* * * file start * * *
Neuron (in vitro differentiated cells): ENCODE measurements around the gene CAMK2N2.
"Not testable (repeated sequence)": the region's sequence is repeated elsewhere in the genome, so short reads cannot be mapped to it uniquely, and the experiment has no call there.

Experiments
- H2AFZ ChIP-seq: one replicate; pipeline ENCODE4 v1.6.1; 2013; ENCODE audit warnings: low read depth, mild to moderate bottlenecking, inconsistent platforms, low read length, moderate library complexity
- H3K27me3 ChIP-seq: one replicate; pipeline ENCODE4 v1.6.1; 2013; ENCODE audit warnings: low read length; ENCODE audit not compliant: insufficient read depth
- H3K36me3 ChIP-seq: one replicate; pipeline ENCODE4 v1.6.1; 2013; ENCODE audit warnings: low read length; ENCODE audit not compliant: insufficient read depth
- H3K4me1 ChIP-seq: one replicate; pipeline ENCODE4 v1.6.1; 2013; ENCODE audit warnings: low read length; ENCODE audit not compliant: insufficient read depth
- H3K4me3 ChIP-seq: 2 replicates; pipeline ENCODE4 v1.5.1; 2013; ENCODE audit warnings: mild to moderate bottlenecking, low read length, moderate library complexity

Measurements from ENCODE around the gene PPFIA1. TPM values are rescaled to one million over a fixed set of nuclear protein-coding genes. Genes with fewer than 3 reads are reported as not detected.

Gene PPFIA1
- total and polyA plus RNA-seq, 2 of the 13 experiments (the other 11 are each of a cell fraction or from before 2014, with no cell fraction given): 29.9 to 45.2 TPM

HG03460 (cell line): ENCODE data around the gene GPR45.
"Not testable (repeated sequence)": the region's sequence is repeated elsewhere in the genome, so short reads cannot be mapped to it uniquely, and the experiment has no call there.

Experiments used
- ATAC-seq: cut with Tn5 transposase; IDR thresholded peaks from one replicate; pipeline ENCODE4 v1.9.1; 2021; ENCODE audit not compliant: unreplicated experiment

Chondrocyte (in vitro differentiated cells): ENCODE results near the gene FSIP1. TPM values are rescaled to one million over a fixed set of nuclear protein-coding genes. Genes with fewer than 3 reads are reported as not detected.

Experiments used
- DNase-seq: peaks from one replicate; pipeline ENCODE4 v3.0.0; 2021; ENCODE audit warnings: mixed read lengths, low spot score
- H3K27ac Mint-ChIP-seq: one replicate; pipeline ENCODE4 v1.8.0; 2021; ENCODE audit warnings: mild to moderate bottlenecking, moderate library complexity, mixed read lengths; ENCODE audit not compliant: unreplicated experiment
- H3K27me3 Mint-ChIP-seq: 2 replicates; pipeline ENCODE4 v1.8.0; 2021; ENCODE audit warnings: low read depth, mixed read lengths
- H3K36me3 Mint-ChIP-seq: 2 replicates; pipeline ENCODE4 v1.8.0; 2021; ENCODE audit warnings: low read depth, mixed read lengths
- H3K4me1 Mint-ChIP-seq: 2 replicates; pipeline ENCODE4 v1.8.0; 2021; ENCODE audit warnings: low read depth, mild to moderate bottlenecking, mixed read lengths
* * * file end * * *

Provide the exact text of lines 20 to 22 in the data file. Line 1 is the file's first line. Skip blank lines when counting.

- H3K27me3 Mint-ChIP-seq: 2 replicates; pipeline ENCODE4 v1.8.0; 2021; ENCODE audit warnings: low read depth, mixed read lengths
- H3K36me3 Mint-ChIP-seq: 2 replicates; pipeline ENCODE4 v1.8.0; 2021; ENCODE audit warnings: low read depth, mixed read lengths
- H3K4me1 Mint-ChIP-seq: 2 replicates; pipeline ENCODE4 v1.8.0; 2021; ENCODE audit warnings: low read depth, mild to moderate bottlenecking, mixed read lengths